Author

Huaijun Wang

Date of Award

12-2000

Level of Access

Open-Access Dissertation

Degree Name

Doctor of Philosophy (PhD)

Department

Forest Resources

Advisor

Stephen Shaler

Second Committee Member

James Fastook

Third Committee Member

Douglas Bousfield

Abstract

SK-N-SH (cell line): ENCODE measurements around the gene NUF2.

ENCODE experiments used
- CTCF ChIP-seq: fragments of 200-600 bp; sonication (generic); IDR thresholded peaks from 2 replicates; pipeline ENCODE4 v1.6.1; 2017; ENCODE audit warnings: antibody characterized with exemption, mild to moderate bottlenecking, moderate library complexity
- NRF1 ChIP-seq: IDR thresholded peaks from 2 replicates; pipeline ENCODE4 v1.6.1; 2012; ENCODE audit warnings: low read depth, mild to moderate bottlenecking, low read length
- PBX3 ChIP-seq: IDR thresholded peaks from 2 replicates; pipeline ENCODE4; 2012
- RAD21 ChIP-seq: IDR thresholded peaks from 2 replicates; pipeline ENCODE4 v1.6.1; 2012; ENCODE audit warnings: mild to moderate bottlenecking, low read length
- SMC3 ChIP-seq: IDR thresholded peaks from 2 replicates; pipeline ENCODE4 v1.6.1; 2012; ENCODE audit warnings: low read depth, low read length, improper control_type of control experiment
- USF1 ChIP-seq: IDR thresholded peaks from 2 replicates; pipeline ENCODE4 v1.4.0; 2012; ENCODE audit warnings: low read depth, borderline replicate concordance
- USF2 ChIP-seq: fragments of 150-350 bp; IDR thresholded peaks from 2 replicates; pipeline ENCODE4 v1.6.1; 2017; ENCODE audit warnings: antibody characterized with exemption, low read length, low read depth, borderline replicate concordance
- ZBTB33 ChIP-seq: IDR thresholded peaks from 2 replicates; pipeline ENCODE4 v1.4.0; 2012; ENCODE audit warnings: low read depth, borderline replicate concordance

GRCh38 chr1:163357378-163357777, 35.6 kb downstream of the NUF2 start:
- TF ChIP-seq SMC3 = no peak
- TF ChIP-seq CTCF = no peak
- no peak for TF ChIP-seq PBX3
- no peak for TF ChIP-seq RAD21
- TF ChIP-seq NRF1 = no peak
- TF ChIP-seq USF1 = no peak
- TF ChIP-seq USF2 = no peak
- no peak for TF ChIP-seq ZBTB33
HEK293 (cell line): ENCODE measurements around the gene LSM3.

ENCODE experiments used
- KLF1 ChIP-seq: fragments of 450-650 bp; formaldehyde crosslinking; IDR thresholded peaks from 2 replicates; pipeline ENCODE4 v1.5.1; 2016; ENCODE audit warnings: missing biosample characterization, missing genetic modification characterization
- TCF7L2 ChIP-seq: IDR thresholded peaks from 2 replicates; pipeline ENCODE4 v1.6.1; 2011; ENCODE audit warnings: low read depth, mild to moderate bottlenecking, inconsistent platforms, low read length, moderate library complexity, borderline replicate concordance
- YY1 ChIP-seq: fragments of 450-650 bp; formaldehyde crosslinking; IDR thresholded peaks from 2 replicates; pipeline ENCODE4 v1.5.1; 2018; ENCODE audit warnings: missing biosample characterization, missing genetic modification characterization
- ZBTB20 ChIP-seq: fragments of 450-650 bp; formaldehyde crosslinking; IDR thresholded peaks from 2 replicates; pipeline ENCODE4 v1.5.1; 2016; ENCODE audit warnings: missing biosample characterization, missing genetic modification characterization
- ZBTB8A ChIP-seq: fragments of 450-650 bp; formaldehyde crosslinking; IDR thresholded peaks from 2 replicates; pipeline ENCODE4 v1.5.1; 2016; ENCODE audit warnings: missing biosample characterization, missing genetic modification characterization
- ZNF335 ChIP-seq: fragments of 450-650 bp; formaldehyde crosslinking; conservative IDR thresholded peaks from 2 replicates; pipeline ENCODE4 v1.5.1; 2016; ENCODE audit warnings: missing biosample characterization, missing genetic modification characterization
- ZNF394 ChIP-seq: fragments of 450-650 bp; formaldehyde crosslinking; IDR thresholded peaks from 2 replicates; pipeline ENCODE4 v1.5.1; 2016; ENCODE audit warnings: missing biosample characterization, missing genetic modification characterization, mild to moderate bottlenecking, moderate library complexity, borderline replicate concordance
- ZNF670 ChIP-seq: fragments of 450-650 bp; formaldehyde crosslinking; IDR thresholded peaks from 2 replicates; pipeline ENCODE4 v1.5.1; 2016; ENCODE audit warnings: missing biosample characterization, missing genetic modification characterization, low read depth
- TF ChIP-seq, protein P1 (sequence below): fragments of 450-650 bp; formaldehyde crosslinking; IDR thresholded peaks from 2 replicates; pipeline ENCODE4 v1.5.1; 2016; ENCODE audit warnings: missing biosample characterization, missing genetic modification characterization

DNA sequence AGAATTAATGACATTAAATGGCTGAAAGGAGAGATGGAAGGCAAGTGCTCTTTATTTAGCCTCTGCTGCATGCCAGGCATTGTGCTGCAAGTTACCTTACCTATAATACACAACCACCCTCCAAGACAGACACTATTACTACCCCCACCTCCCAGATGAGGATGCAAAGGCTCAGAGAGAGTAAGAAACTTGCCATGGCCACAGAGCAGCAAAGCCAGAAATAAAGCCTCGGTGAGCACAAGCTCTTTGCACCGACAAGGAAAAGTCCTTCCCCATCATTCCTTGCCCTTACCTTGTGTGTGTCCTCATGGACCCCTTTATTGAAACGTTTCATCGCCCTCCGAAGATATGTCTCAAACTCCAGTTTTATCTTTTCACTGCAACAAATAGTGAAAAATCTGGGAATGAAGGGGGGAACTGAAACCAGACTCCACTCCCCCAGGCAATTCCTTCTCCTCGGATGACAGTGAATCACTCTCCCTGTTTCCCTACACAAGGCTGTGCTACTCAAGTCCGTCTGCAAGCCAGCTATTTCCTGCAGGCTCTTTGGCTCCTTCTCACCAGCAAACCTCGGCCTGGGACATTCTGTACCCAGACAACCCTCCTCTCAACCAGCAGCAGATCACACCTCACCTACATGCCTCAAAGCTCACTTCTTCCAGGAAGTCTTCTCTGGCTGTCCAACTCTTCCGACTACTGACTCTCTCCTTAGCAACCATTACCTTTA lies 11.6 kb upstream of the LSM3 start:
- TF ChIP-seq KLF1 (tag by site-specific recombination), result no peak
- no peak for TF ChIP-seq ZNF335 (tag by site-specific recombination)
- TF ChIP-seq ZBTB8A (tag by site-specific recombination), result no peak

Wood particulate composites are inhomogeneous, short fiber materials. The behavior of such materials depends on the properties of the constituent elements (wood particles, fibers, and adhesives) and the manner in which they are organized (the microstructure). Research on the microstructure of these composites has been carried out for several decades. However, due to the complexity of the engineered structures, most existing works are either over-simplified or lacking in general representations. While experimental approaches to improve material performance are necessary, this thesis presents another approach for better depictions of such complex systems. In this research project, digital surrogates of the composite structures are created and tested in a virtual laboratory - the computer. Each structure is constructed by packing digital particulate elements. The electronic versions of wood fibers, strands or flakes are generated based on the known properties of their real-world counterparts, including stochastic descriptions of their geometries, and some physical and mechanical properties. More importantly, a certain level of intelligence built-in to the elements enables them to adjust their geometries on the basis of the interaction with other elements. As it is based on the very fundamental rules, this simulation methodology guarantees much more realistic descriptions of the microstructures compared with other models. This method allows controlled and repeatable experiments with virtually zero experimental and material costs. Since the structures of the virtual composites are digitized, it is fairly easy to obtain the information which may be impossible or hard to obtain from the real composites, such as the morphology of particle-to-particle bonds and the quantities of inter/intra-particle voids. It lays a more reliable foundation for further research on performance prediction and manufacturing optimization of the wood particulate composites.

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